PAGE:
Justin sees potential in angles and lighting and goodness knows what all else and captures a fleeting moment. His photographs of his own family and friends are achingly beautiful, and his wedding photography is among the best I have ever seen.

Top ten tips, my eye!

Being in the job market has made me the target of many 'top ten tips' type articles and posts. Just do these five/seven/ten things, and you'll have a new job in no time. If you don't it must be because of something you're not doing.

As a few of us were saying on Twitter yesterday, this is more than just a little disingenuous. With unemployment figures soaring in many places, and some industries/sectors being harder hit than others, it only serves to make people feel even more like failures when they load their weapons with silver bullets... and still remain unemployed.

Signing up for automated searches on some of the larger sites automatically means that you receive their regular little homilies about what you need to do better. And, if you're serious about looking for work, you read them, and try to follow their advice, in the hopes that it will make a difference. But after you've tweaked your CV, and honed your cover-letter-writing skills, and tapped your network, and pro-actively approached the people you'd like to work for, etc. etc. What then?

If everybody follows the 5-steps to a standout CV, recruiters still wind up with a slew of CVs with none that stand out. Because, to quote Syndrome in the rather Rand-ian The Incredibles, "Everyone will be special, and then no one is."

The fact remains that there are many more job-seekers than jobs out there, and being over-qualified turns out to be just as much of a disadvantage as being under-qualified. And the job-seekers range from those looking for minimum wage, all the way up to those who have worked at C-level.

Let me share a personal perspective:

  • My CV has been professionally reviewed
  • I write (if I do say so myself) a pretty kick-ass covering letter
  • I have more than 20 years of experience in my field
  • I hold a Masters' degree
  • I'm not exactly a global mover and shaker, in terms of innovation but many of the global movers and shakers know my name and are on hug-terms with me (so perhaps I could be called part of the second wave)
Doesn't that sound pretty darned employable to you?

And I haven't been over-selective. I have applied for some fairly humble posts, which have offered the opportunity to make a real difference to an organisation. After all, I don't need to be rich. I only need to be able to meet my commitments. But I do need to be fulfilled at work. I am not a person who is prepared to do something I hate day in and day out in service of Mammon. I don't measure success in Sterling.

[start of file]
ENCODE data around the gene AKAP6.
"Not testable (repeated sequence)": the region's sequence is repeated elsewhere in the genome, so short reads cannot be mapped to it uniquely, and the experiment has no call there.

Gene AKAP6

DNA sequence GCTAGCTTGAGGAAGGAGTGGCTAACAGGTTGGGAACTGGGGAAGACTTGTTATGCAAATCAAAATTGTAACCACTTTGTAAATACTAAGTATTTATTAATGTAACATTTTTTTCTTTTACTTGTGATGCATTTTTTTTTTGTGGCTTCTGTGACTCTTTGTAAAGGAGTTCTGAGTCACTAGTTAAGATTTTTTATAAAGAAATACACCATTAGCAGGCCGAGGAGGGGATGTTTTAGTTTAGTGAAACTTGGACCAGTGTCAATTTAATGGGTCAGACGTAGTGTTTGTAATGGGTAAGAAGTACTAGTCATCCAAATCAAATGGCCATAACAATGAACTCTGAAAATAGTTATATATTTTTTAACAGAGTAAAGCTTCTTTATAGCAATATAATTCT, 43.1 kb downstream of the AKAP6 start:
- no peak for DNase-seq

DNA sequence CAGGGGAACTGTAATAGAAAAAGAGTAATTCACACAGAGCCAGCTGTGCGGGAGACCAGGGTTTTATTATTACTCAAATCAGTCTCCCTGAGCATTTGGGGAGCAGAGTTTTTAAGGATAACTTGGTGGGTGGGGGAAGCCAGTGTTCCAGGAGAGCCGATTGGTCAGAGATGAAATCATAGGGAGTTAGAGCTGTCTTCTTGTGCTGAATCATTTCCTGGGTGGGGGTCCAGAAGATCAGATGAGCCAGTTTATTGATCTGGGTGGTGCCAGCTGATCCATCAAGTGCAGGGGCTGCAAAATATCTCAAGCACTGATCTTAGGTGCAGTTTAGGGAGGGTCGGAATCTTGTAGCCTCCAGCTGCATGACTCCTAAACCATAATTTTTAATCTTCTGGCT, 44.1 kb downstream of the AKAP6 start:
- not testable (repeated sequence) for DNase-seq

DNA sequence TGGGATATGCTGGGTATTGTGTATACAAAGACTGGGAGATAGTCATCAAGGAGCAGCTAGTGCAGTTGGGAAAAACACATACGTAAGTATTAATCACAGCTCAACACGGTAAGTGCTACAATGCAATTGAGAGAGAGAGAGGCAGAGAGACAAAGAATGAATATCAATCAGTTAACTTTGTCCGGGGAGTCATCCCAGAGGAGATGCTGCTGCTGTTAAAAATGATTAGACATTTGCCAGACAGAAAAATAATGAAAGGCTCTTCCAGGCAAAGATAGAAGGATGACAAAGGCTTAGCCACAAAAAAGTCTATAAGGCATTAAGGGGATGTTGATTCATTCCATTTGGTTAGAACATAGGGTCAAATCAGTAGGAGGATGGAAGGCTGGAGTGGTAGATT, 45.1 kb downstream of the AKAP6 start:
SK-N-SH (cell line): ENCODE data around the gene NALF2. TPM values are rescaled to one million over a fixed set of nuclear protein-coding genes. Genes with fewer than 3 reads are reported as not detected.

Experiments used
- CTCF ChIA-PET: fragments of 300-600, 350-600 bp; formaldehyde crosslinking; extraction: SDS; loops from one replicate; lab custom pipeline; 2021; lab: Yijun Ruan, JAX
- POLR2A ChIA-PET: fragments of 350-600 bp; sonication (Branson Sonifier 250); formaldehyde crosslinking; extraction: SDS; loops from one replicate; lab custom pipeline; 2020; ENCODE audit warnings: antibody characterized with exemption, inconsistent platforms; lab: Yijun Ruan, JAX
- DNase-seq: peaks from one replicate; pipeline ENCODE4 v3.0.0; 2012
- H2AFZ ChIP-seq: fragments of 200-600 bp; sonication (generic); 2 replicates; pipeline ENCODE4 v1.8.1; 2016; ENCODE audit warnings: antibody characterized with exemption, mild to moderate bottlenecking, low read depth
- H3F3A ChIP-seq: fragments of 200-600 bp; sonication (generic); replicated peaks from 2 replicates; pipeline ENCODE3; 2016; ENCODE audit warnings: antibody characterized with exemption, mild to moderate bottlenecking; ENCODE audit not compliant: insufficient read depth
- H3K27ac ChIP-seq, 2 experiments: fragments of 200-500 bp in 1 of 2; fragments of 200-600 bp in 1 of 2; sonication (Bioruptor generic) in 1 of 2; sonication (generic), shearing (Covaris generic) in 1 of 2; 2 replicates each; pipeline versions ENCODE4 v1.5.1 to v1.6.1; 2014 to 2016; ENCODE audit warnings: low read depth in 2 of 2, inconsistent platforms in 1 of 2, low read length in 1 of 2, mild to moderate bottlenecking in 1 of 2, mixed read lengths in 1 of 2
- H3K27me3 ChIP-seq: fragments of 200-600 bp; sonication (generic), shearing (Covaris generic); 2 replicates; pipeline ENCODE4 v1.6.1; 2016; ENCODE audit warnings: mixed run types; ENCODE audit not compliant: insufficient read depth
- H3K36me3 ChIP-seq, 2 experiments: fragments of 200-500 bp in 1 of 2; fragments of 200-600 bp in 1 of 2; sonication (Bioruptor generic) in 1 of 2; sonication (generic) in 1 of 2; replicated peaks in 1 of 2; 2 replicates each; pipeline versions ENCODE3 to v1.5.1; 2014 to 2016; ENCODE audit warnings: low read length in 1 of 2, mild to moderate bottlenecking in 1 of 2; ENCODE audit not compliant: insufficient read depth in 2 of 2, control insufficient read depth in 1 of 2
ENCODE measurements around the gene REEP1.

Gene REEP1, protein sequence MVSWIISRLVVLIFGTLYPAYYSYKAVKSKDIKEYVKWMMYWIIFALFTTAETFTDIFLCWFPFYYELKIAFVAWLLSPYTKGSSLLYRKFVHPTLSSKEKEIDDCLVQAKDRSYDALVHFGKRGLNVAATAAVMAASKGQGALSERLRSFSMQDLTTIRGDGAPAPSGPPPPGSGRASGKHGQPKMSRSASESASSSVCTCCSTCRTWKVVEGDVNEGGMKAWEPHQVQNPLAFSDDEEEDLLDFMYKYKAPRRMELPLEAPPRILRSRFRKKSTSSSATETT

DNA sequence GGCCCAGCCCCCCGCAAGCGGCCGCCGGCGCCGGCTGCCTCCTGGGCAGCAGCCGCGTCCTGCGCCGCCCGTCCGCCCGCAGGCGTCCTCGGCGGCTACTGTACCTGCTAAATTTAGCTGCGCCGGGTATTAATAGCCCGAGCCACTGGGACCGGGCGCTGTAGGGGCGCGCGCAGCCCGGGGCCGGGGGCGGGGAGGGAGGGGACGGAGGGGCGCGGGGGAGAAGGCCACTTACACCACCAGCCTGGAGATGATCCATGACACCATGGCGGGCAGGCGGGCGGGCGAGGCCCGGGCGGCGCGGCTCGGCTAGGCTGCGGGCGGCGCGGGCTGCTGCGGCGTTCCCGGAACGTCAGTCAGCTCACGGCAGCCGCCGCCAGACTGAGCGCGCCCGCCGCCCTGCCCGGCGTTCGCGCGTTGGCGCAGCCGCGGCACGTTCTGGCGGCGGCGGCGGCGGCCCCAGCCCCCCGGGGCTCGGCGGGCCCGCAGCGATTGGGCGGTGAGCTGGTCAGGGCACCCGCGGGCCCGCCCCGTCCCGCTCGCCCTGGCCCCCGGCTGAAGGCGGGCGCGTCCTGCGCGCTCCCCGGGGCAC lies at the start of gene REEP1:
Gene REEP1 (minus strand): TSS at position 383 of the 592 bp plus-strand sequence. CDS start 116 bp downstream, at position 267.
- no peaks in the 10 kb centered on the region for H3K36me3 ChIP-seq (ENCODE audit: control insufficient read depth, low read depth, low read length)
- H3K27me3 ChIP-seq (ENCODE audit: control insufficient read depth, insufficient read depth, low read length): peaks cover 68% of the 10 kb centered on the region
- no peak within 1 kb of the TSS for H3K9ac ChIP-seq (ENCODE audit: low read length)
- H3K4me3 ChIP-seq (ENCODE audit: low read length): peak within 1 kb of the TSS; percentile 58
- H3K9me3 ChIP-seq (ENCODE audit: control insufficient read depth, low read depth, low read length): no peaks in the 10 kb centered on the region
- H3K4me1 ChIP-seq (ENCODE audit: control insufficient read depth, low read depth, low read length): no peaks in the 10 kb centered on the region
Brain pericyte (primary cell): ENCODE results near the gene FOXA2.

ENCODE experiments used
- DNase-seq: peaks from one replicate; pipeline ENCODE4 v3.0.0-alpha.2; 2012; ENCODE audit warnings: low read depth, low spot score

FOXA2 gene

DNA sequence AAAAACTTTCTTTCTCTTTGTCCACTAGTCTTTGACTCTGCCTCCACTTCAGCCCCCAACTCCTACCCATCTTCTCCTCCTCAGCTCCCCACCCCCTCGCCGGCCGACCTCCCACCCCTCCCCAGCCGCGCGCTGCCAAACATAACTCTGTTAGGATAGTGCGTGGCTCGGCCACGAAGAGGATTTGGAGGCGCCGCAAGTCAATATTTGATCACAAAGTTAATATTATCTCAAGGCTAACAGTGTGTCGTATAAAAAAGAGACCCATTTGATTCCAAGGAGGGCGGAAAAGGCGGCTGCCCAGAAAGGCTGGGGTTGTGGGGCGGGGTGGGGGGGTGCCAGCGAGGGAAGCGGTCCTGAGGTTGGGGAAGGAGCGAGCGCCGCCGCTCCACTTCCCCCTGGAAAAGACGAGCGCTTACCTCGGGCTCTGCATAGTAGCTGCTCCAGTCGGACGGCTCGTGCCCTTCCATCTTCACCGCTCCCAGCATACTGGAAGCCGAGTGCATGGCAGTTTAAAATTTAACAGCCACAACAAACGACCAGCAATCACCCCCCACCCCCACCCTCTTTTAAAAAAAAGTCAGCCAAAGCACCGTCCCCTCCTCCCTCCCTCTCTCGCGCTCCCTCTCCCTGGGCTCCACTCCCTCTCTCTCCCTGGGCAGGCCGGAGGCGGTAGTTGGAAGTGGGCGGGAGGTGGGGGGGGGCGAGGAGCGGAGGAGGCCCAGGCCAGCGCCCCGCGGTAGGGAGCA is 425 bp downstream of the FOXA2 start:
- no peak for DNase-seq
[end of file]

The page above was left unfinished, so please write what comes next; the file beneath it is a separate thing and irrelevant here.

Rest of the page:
So let's just take a look at one of the jobs I've applied for. It's fairly local, and they're looking for an 'innovative L&D manager'.
You will support the business to drive performance through the effective design or management of the design, of learning solutions globally. In order to build their internal capability you will need to deliver learning solutions to help support their strategy and ensure methods and content utilised within design reflect leading edge practices and deliver the learning outcomes specified in the design brief.

The role requires a high level of competence in learning design and evaluation methodologies and in training delivery skills.You'll also have the ability to manage multiple projects concurrently and deliver on time and to quality and to manage and influence multiple stakeholders.
Anyone who actually knows me, would think I was a shoo-in for the role. But within 90 minutes of my application, I received an email telling me that they had received an unprecedented number of applications for this post, and several of them more closely matched the skills and experience required by the advertiser. Since my covering letter had taken their description and identified how I had every point covered, I didn't see how this was possible... and I emailed them to ask for feedback on these grounds. I respectfully requested that they give me guidance as to how I might better demonstrate, next time around, that my skill set and experience did in fact map across to what was advertised.

No response. Not a squeak.

And to make matters worse, that job continues to be advertised, week in and week out.

I have been advised by people who claim to know about these things, that some (many? most?) of the jobs advertised on the really big recruitment sites are bogus, and that this appears to be one of them. What they would stand to gain from such a practice?

And how do they have the temerity, in the light of these bogus posts on offer, to keep publishing these silver bullets that tell us that the onus is on us to do better?